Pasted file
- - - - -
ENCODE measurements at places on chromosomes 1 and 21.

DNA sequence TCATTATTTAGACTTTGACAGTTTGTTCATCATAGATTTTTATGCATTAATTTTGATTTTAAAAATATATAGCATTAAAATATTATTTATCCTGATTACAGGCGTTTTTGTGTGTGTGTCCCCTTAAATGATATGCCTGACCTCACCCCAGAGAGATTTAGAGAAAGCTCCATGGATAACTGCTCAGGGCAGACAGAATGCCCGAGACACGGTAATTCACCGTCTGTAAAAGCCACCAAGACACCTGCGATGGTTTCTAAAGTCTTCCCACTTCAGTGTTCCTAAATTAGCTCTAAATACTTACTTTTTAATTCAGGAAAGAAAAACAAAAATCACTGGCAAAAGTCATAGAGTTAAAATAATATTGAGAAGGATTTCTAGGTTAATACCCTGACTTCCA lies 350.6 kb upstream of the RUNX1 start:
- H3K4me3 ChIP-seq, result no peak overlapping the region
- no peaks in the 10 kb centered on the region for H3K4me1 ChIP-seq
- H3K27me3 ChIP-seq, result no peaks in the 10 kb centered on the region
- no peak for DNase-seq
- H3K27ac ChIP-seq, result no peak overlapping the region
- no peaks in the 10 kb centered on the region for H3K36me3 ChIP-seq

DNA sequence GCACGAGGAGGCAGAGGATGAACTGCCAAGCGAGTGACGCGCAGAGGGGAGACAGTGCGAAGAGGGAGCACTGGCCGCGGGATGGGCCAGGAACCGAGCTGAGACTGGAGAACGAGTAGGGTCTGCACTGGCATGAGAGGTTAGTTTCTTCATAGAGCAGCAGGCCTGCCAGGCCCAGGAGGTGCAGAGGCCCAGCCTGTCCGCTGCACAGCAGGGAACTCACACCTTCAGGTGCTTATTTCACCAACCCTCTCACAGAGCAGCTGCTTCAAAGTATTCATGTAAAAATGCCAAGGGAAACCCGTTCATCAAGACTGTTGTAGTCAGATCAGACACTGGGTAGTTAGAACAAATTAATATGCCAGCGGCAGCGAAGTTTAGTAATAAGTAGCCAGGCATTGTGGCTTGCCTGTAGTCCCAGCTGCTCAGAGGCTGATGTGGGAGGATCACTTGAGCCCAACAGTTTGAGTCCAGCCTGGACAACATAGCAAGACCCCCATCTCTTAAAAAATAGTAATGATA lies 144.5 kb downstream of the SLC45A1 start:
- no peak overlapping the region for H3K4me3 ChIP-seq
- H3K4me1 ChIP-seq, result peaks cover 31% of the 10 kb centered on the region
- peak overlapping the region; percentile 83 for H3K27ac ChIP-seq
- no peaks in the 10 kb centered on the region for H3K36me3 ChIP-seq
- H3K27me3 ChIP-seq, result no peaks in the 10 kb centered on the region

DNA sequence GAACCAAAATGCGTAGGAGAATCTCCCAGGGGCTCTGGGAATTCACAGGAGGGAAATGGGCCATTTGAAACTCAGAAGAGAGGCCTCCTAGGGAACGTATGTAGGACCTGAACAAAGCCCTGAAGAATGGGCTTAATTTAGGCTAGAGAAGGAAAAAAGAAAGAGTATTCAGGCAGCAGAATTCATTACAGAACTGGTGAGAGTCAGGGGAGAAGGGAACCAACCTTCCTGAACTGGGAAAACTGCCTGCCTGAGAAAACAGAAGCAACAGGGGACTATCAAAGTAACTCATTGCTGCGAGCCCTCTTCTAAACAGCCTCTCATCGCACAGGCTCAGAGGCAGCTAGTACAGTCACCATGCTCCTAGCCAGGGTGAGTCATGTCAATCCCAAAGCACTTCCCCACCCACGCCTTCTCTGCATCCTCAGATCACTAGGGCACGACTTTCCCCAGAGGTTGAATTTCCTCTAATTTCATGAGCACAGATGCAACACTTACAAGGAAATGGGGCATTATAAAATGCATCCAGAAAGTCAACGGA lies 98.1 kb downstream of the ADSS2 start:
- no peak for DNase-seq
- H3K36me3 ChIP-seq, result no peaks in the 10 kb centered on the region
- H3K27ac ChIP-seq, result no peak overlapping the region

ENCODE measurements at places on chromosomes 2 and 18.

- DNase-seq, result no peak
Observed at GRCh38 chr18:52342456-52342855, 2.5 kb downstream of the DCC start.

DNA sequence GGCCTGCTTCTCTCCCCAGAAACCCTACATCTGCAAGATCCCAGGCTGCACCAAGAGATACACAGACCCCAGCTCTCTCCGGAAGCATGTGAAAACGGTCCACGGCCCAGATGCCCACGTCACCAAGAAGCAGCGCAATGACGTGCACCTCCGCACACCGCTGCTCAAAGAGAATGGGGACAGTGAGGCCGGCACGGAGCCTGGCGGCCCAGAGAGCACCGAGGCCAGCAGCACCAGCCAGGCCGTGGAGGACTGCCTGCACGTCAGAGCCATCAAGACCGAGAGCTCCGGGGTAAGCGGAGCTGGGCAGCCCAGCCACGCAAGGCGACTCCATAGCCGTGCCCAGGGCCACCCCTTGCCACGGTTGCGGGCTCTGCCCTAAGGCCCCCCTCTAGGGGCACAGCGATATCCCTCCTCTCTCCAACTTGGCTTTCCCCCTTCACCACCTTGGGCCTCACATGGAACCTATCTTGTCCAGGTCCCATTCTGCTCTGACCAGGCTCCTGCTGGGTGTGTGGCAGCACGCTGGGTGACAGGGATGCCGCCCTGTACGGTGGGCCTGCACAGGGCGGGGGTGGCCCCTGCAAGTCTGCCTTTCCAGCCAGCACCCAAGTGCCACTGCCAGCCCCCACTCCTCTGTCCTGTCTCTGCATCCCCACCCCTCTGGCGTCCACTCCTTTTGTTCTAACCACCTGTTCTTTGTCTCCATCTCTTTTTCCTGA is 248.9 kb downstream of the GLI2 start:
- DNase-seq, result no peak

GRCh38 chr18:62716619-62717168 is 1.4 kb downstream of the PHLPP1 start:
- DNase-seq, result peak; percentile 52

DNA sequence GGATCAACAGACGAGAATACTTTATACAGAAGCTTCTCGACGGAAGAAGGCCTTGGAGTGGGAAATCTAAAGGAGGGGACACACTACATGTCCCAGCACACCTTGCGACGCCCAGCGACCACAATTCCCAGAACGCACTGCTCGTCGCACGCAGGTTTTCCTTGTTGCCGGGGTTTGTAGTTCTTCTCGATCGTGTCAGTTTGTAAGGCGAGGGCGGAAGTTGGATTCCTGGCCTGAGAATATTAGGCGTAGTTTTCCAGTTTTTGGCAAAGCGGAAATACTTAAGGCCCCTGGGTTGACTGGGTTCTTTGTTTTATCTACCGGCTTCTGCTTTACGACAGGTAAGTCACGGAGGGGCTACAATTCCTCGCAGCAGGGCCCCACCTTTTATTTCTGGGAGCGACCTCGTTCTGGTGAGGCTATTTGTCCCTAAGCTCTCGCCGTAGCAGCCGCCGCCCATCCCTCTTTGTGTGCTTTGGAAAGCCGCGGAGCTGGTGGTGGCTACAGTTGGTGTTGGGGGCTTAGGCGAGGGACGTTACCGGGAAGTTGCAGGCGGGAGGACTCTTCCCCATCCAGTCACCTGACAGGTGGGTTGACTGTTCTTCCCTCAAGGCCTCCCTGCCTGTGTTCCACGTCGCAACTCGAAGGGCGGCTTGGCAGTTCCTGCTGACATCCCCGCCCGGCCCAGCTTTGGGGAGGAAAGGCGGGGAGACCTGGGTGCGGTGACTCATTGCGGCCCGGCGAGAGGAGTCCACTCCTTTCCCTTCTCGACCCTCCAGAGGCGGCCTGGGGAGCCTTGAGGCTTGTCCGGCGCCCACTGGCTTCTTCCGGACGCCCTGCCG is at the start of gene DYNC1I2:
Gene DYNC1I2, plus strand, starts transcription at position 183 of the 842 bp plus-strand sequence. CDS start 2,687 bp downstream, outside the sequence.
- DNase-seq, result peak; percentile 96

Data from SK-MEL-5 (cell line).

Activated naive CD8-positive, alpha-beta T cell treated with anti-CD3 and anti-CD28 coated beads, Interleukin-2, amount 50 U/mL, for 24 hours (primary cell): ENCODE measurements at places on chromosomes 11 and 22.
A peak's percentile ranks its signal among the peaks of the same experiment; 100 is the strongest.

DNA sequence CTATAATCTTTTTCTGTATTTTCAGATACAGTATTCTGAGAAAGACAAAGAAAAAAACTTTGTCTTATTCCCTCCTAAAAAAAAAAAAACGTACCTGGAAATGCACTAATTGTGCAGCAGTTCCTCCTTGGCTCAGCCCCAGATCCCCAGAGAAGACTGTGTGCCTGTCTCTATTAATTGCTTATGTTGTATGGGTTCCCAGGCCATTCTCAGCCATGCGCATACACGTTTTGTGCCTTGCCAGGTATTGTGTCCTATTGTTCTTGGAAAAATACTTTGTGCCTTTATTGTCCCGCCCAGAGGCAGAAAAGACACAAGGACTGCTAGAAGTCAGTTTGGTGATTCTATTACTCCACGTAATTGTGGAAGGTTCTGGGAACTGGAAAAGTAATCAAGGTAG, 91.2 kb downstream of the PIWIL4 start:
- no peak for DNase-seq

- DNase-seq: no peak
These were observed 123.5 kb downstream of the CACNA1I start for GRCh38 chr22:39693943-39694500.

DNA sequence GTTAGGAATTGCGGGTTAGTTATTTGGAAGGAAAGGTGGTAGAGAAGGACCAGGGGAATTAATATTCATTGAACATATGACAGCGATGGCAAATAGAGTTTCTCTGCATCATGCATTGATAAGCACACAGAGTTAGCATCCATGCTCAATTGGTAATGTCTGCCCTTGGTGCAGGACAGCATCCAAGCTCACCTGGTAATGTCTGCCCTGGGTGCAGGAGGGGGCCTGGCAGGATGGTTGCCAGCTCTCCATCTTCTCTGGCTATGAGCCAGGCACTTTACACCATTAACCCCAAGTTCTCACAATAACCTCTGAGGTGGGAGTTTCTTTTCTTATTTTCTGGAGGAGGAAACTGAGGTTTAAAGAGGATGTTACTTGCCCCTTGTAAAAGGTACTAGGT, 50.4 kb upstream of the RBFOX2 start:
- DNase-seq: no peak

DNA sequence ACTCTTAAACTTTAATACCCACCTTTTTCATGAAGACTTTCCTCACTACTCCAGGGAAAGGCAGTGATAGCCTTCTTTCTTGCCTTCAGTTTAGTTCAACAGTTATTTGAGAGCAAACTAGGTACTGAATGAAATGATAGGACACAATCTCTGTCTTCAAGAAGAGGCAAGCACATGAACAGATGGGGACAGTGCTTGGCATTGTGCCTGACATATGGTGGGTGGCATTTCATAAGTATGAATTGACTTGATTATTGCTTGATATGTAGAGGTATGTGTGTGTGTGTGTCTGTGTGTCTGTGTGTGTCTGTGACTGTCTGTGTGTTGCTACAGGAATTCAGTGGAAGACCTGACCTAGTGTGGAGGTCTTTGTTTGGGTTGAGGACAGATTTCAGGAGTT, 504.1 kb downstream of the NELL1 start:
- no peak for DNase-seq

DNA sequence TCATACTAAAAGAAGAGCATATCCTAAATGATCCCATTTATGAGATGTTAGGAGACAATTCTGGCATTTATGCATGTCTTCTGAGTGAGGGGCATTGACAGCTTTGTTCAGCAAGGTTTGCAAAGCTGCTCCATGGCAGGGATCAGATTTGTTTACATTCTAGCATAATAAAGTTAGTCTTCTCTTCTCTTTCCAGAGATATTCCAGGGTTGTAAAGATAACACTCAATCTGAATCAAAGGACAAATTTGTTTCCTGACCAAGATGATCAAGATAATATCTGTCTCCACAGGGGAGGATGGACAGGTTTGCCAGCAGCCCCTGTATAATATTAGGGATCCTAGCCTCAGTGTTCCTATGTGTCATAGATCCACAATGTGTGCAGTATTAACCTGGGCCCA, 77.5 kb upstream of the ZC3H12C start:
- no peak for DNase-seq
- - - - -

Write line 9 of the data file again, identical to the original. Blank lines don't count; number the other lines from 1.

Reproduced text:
DNA sequence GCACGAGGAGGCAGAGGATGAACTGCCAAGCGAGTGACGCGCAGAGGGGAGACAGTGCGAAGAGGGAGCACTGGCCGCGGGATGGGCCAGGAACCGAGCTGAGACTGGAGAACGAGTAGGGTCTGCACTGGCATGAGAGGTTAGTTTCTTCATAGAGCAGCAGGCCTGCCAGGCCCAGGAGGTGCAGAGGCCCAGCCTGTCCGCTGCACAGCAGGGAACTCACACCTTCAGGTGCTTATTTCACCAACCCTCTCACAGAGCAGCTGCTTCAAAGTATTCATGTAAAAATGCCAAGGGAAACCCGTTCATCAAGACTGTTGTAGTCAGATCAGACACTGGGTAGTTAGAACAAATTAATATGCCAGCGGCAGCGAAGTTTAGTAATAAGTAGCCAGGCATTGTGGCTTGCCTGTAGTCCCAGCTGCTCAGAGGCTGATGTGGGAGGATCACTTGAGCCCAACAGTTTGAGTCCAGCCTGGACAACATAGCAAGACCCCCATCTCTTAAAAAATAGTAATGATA lies 144.5 kb downstream of the SLC45A1 start: